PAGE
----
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Friday July 29, 2011 in Books
Starting his career in the Montreal underground theatre scene, Steve Galluccio burst into the mainstream in 2001 with Mambo Italiano, one of the most successful plays in Canadian history, and made into a hit movie in 2003. His newest stage triumph, In Piazza San Domenico, is a comedy of errors that takes place in a bustling neighbourhood of 1952 Naples.
This two-act play recounts the story of how one broken engagement ripples throughout friends and family, affecting all of their respective love lives in different ways. The young and beautifully earthy Carmelina faints in the arms of the town philanderer, Tonino, setting off a wave of malicious gossip that seems to infect everyone in town with second thoughts about their current partners—and inexplicable desires for new ones—as often as not consummated on that shadowed spot of carpet behind the statue of San Francesco in the church on the town square. Finally, as if the very gods are angry with these salacious goings-on, an earthquake hits the town, sending the characters into the piazza and keeping them there for the night with a series of ominous aftershocks. As the sun rises, misunderstandings are resolved; the truth will out; and hardened hearts yield to the eternally verdant desires for life.
In a world and a time hovering between the “traditional” values and the emancipated new thinking, Italian theatrical archetypes with their roots in Roman comedies and the Commedia dell’arte evolve into the recognizable stereotypes of mid-twentieth-century society that were to become hallmarks of the whimsical Sophia Loren/Marcello Mastroianni films of the early 1960s.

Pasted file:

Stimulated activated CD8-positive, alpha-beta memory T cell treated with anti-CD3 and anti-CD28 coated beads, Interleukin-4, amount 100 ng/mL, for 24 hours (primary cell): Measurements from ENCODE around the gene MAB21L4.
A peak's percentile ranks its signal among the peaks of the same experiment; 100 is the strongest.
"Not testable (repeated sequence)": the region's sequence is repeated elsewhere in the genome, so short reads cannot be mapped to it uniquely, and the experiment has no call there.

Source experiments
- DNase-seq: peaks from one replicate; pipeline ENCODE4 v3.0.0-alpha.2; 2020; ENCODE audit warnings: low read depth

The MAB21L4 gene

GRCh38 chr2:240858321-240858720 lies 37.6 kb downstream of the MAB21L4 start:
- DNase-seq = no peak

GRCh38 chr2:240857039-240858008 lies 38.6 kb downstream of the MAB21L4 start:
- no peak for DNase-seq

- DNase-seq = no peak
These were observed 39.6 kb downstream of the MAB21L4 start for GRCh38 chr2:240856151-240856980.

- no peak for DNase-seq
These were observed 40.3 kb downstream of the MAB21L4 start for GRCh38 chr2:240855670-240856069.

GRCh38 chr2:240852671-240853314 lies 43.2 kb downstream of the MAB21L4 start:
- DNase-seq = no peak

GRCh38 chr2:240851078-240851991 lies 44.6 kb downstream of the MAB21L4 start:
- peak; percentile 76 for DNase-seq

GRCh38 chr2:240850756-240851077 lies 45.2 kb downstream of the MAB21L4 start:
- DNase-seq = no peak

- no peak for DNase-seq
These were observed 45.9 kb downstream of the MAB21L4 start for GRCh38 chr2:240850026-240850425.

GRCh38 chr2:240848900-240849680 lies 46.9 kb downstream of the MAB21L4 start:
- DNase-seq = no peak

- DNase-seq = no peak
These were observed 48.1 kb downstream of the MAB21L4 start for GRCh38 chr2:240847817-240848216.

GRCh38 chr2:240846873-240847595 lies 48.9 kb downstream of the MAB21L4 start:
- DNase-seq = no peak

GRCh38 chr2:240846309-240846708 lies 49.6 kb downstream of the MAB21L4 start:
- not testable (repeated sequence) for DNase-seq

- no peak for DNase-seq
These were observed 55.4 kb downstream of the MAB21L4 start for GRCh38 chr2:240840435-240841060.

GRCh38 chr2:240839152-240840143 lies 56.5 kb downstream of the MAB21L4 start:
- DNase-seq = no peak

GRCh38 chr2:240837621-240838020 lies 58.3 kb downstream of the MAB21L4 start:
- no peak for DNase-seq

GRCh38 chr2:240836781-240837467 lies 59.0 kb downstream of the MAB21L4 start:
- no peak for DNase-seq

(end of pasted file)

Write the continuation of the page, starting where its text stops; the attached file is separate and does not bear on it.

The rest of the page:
Of this play, Galluccio has said: “Humour is a powerful tool that can get us through anything … the human spirit and its sense of survival is bigger than whatever society can throw at us.”
ISBN 13: 9780889226746 | ISBN 10: 889226741
5.5 W x 8.5 H inches | 128 pages
$17.95 CAN / $17.95 US
Backlist | Drama | Bisac: DRA013000
QUOTES OF NOTE
“In Piazza San Domenico is a downright crowd pleaser, a comedy for the masses. As happens very rarely in Montreal theatre, this is a show that can break out of our incestuous little theatrical community past those audience members dying to point out a deus ex machina ending or a character’s lack of motivation, and fulfill the one purpose a comedy was designed for in the beginning: entertainment.”
“Three cheers for light-hearted entertainment! Billed as a romantic comedy inspired by Feydeau, Goldoni and Sophia Loren, it bears the mark of all three, with a dash of trademark Galluccio.”
“In Piazza San Domenico harkens to classic Shakespearian comedies.”
About the ContributorsSteve Galluccio
Steve Galluccio started his career in the Montreal underground theatre scene in 1990. He burst into the mainstream with Mambo Italiano, one of the most successful plays in Canadian theatre history. Galluccio’s second feature film Surviving My Mother won the audience favourite award at the Montreal Film Festival, and was featured in many prestigious film festivals all over the world. Galluccio’s third feature, the bilingual Funkytown opened in January 2011. In Piazza San Domenico, Galluccio’s ninth play, was the number one comedy in Montreal in the fall of 2009, selling out most of its extended run.
We gratefully acknowledge the financial support of the Canada Council for the Arts; the Government of Canada through the Canada Book Fund (CBF); and the Province of British Columbia through the British Columbia Arts Council for our publishing activities.